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The Vietnam War As Public Spectacle

Bottom-up Collective Drama or Top-Down Atrocity?

The many creative techniques used in the film hit us from the very first moment. The series opens on a black screen with the characteristic fwop fwop fwop of a Huey chopper. It's an iconic aural “image” established in the American cultural consciousness from a host of popular Vietnam war movies like Apocalypse Now. By now, it’s a familiar metaphor accessible through the ears. The sound instantly puts our minds “in” Vietnam, and we're buckled up and ready to sink into the weeds of the individual stories to come. Beautifully layered sound is everywhere: crunching feet on dirt roads; the subtle sound of bodies pushing through bushes accompanies a scene of men walking through hedge rows looking for VC; realistic explosion sounds are layered over images of bombs going off add verisimilitude to the stories. At other times, the filmmakers show restraint, as when they use spooky night video of large, tropical leaves waving in wind and rain as a narrator tells of hearing the agonizing cries of dying men. No such sounds are layered into the sound mix. It's left to the imagination. In a scene of ARVN corpses, we hear the faint, almost subliminal, buzz of flies. Over the litany of LBJ’s confusion and bad judgments and images of LBJ and McNamara slouching and grimacing in their swivel chairs, we hear strains of Dylan’s “Eve of Destruction.” Then, it’s the NVA build-up in the South and Mick Jagger singing, “Don’t play with me/ ‘cause you’re playin’ with fire”. Of course, sixties rock ‘n roll classics have always been associated with the absurdity of Vietnam. Sometimes, the editing is strange, or playful. Karl Marlantes, a Vietnam combat veteran and author of the novel Mattehorn, gets featured treatment in the film. Commenting on the lying that so characterizes the Vietnam War as top-down history, he says: “It’s like living in a family with an alcoholic father. ... You know, shh, we don’t talk about that.” When Marlantes says this, we cut to a shot of an anonymous, very young GI on the ground, looking back; he seems to be hugging the earth protecting himself from something, maybe a firefight or a mortar attack. The cut to the kid is at the precise moment Marlantes says, “... shh, we don’t talk about that.” It feels a bit jarring and cute. In the film’s introduction, we get a long segment where the iconic images and film of Vietnam (the napalmed naked girl, the shooting-in-the-head of a VC man on the streets during Tet, Hueys shoved over the side of an aircraft carrier, etc) are run backwards. It goes on for a long while. As visual metaphor suggesting the erasure of iconic stereotypes, it’s a call for fresh eyes, ears and mind. To get beyond the “dissonance” Burns and Novick speak of, I liked that they were willing to do such an unconventional thing.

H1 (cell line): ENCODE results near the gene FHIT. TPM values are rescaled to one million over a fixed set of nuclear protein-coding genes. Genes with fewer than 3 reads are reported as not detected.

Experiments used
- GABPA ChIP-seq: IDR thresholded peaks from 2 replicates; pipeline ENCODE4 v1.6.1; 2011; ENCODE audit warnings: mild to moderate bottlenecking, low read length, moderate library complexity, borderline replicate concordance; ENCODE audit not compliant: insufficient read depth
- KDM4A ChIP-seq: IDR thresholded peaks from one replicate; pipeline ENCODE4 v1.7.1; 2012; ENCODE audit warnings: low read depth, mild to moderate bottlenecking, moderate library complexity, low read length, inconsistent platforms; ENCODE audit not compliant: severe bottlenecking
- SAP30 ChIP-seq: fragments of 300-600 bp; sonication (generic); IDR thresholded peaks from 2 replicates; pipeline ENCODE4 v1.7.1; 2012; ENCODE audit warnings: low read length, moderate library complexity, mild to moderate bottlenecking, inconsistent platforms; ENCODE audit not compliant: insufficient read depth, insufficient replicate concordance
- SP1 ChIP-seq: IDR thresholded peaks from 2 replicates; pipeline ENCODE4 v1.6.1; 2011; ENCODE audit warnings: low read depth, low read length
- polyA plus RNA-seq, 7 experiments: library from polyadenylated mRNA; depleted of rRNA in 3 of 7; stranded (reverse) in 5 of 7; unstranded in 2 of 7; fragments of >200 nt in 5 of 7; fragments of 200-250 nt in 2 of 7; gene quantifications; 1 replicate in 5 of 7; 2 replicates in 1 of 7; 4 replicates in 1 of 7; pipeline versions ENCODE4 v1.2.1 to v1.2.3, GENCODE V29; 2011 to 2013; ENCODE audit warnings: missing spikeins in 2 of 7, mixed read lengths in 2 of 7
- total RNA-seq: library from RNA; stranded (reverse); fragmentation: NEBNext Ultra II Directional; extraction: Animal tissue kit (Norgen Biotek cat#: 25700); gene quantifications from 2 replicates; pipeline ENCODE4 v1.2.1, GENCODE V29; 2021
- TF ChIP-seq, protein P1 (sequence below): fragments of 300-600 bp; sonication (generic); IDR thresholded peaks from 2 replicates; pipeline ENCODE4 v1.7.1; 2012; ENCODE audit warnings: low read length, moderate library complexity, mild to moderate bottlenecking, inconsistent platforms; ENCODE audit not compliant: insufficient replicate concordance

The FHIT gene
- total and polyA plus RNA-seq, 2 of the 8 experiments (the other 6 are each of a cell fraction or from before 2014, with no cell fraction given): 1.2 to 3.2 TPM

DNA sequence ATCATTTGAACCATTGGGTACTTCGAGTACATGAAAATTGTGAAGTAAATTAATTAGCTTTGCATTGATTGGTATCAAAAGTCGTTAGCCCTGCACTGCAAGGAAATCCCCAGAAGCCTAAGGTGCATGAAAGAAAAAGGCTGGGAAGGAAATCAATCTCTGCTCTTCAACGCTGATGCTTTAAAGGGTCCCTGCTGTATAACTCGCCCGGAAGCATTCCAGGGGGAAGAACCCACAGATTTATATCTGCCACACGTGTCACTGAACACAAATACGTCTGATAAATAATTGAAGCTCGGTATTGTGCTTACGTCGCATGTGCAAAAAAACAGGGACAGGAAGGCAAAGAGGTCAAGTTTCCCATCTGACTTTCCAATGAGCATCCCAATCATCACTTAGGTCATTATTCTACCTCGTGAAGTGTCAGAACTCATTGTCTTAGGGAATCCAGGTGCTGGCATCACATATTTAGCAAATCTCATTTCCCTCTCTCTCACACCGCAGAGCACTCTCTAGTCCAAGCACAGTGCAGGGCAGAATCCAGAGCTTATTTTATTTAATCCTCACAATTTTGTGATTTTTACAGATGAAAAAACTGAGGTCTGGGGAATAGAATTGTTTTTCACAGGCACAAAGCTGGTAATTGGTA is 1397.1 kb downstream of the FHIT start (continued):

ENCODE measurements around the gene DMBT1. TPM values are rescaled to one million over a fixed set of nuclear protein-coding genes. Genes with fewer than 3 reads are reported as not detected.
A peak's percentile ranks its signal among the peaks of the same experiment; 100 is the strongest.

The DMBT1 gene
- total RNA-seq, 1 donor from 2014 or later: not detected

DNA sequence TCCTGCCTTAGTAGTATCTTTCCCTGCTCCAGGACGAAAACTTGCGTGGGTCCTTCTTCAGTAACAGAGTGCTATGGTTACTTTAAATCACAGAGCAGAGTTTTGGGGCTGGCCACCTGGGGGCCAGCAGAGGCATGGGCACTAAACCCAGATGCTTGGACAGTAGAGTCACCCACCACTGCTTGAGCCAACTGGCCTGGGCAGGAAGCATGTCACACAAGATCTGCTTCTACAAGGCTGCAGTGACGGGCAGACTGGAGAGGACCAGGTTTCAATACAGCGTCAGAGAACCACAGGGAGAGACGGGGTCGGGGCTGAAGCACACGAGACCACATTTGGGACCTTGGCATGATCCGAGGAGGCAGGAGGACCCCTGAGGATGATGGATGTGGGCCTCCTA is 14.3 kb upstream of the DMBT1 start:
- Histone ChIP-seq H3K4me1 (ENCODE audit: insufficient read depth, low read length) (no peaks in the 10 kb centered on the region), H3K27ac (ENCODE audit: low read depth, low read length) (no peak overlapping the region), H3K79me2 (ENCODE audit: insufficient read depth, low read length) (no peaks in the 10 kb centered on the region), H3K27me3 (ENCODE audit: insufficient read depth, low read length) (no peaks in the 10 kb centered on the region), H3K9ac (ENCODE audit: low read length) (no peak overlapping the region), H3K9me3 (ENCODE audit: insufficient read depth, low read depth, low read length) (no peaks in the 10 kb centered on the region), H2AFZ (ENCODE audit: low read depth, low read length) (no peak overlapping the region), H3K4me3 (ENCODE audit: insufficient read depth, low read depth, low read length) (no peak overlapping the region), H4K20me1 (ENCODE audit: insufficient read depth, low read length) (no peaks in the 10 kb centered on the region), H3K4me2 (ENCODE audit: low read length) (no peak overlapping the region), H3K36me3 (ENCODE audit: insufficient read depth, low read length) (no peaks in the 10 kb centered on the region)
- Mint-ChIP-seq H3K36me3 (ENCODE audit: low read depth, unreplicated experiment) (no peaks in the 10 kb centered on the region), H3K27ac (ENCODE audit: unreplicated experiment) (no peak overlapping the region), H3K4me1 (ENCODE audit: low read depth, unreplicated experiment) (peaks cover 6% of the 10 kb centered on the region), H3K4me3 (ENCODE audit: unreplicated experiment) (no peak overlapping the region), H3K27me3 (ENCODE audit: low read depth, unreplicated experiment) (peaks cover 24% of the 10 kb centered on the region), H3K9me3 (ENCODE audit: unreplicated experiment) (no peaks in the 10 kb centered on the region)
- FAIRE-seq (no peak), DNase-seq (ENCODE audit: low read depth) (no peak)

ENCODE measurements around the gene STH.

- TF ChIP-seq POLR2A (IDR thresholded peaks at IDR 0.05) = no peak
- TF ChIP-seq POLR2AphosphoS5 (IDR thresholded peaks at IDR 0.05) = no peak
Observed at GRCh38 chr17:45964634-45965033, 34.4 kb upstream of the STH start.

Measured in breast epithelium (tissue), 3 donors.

story | by Dr. Radut